place, and i while he was filling out the application, i told the salesman of my situation, and he says that i wouldn't be able to get a
    (approximately) 20k loan, even with 10-15% down, and that i'll have to
    pay the high rates of a second chance dealership.
    is he right? or do i have a fairly decent chance of getting a loan somewhere?
  • gdoublegdouble Posts: 18
    also, if i have a chance of getting a regular
    loan from a bank, should i try and get one through my credit union before going to the dealership. i have only banked there since i moved to minneapolis (about 5 months ago). i was warned that too many credit inquiries at the same time negatively affects your chances of getting a loan.
    is there anything else i can do to help my situation?
  • gdoublegdouble Posts: 18
    by the way, i'm looking at getting either a new
    honda accord, or buying a 94-95 lexus es 300 used.
    would i be better off getting approved on one over the other?
  • teamplayerteamplayer Posts: 1
    Man! I am totally confused about the gm smartbuy and smartlease. Can anyone explain them? I want to get a tahoe and can't determine the best method.
  • It sounds like you don't have a very good credit history. My advice to you is to try all of the places that you mentioned and see what rates you get quoted. Yes, it's not the best thing in the world to have a lot of inquiries on your credit report. However, shopping for a good interest rate is just as important as shopping for a good price on the vehicle that you want to buy. It's still money.
  • Teamplayer, there are some very attractive lease rates on Tahoes right now. My advice is to go with the GM SmartLease.
  • Scourge25Scourge25 Posts: 1
    I had my dealer locate a vehicle for me in TN and I believe he is trading with that dealership to get me the truck I wanted. My question is, does he lose his holdback? He said he would, but this makes no sense to me. Thanks.
  • I was just speaking about this situation with someone the other day. Dealers often claim that they lose their holdback if they trade for a vehicle. I think that this really varies depending upon the manufacturer. Dealers usually don't like to talk about or dip into their holdback in order to make a deal in the first place. In this situation it is costing the dealership money and time to go all the way to another dealership and swap for the truck that you want. Taking this into account they probably won't let you touch their holdback whether they get one or not. If you really want to try to get at the holdback, you may be better off going to a dealer that has the exact model that you want in stock or ordering one.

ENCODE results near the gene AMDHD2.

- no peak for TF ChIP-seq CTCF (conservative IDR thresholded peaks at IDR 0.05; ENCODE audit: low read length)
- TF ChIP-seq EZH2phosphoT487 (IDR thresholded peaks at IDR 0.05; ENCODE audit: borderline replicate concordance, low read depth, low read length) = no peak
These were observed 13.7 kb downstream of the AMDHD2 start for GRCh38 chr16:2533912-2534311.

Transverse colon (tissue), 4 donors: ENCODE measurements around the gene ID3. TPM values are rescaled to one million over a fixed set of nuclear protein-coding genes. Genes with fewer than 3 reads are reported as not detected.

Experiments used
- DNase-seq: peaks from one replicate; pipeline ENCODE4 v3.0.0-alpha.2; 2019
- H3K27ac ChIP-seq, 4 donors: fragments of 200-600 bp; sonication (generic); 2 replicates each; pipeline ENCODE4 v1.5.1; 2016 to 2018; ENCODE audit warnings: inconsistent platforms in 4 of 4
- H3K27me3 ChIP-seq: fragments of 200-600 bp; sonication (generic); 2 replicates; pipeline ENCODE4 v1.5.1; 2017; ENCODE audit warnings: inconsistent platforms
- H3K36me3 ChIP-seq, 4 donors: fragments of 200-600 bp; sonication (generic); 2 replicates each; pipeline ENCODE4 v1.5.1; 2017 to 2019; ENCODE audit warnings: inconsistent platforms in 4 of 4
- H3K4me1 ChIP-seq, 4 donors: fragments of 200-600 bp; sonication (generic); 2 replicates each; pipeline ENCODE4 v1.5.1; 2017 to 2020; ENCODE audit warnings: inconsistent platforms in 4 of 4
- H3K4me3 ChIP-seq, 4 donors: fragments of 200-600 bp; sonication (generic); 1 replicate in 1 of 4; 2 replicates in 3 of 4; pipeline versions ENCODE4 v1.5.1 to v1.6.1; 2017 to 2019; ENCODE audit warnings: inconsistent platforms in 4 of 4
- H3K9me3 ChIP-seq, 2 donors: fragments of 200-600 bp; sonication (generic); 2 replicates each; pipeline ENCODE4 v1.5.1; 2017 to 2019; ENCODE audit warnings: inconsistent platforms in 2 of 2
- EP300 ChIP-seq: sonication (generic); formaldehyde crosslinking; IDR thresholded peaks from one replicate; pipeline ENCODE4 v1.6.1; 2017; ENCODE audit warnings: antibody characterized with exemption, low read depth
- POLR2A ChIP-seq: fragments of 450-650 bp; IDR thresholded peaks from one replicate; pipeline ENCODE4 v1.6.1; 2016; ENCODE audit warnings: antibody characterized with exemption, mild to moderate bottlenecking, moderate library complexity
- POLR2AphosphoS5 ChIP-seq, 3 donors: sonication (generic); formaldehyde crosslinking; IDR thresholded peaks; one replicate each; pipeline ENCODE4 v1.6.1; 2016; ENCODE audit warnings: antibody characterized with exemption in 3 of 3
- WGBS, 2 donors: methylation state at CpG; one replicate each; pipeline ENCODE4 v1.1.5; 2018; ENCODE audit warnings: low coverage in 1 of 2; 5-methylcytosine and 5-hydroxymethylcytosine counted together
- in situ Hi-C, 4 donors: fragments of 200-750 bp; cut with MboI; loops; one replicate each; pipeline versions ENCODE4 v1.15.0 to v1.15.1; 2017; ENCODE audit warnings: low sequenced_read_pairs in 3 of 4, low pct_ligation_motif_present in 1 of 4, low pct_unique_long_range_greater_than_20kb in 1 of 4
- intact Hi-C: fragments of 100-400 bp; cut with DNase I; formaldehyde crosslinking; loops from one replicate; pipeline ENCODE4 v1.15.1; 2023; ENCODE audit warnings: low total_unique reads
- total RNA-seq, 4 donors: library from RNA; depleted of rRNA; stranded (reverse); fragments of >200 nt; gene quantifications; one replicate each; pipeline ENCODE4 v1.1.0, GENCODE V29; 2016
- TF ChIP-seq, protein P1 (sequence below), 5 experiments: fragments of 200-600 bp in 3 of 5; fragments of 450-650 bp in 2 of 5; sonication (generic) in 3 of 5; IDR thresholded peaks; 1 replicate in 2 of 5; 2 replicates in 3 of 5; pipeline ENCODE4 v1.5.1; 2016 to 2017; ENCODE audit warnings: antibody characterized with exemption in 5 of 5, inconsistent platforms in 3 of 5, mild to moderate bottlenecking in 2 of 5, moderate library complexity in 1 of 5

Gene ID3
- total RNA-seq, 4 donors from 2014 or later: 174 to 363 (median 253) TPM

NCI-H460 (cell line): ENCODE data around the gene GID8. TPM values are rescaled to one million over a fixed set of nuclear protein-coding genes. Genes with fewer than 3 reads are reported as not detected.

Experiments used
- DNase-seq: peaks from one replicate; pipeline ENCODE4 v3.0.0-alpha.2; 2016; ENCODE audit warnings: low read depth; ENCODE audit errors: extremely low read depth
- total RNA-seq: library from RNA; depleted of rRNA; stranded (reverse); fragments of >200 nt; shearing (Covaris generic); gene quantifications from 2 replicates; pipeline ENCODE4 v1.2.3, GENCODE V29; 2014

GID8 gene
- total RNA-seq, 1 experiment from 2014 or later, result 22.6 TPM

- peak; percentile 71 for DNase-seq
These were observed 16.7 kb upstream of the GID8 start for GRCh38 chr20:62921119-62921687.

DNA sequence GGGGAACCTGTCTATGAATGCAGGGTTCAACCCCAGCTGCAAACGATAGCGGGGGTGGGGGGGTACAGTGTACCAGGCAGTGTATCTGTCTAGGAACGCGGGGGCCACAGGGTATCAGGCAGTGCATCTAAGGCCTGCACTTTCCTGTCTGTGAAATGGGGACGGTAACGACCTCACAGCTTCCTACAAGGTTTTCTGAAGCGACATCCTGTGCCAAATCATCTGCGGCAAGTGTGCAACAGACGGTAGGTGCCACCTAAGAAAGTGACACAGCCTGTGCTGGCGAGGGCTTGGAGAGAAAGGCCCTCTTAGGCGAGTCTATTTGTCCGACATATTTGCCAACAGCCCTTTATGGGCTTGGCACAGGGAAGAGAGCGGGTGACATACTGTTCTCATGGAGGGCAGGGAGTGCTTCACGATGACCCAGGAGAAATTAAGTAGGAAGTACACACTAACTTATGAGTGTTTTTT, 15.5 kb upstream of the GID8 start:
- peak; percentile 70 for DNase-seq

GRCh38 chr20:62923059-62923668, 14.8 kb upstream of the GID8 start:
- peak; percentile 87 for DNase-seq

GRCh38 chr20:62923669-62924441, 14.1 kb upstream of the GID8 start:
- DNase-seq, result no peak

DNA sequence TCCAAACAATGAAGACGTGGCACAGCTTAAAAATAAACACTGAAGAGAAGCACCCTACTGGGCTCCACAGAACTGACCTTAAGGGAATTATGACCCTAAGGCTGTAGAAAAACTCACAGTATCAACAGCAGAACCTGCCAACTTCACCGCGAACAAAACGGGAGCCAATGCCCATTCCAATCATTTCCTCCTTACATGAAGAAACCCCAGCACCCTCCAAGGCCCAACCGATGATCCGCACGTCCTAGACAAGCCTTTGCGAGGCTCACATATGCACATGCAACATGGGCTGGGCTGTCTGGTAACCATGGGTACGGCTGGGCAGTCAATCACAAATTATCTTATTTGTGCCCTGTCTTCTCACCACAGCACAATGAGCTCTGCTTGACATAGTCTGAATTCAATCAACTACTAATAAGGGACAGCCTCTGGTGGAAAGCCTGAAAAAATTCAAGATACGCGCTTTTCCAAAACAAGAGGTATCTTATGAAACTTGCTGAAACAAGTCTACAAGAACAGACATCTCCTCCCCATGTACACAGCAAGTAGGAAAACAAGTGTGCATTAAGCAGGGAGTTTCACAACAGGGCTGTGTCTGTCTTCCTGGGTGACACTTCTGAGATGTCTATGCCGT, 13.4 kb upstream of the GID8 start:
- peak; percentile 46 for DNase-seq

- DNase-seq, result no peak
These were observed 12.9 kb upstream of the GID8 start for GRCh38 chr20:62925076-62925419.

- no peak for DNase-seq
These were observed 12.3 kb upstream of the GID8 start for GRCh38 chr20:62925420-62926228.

• stewartlstewartl Posts: 1
    I have agreed with the dealer on a price for a 98 Mazda 626 that includes a $1,000 rebate. They have 2.9% financing but say if I want the special interest rate I cannot get the $1,000 rebate.Is it possible to get both, dealer says they do not get rebate from factory if you get special interest rate.Any comments?
  • Unfortunately, Stewart, the dealer is right. Mazda will not allow dealers to combine their cash rebate and special financing programs. You have to choose either the $1,000 or the 2.9% financing. You will end up saving more money in the long run if you go with the special financing program.
  • gregsintxgregsintx Posts: 7
    I also used PeopleFirst (www.peoplefirst.com) for financing my new Dodge Ram truck, and it was a great experience. I received a "blank" check from them for up to $25,000 that I just filled out at the dealership. Unlike CarFinance.com, the PeopleFirst check required no additional faxes or income verification. The dealership had no problem with it at all, and with a rate of 7.25%, they couldn't beat it.
    The folks are PeopleFirst are very responsive and friendly - definitely a good loan experience.
  • shawkinsshawkins Posts: 18
    Gregsintx,

    I ditto everthing right to the letter!!

    They'll definitely get my recommendation to relatives and friends, as well as a shot at any future car purchases.

    Scott
  • artemartem Posts: 1
    I've got a new job, so I plan to move into new
    apartments and buy a new car -:). The question is that: When is the best time to get financing?

    1) before taking a new job -
    It means (+) I would have lower income, however
    (- )they would figure out I'd had a job for a while.

    2) after getting a new job -
    (+) higher income
    (-) not enough time on the job

    I'm puzzled.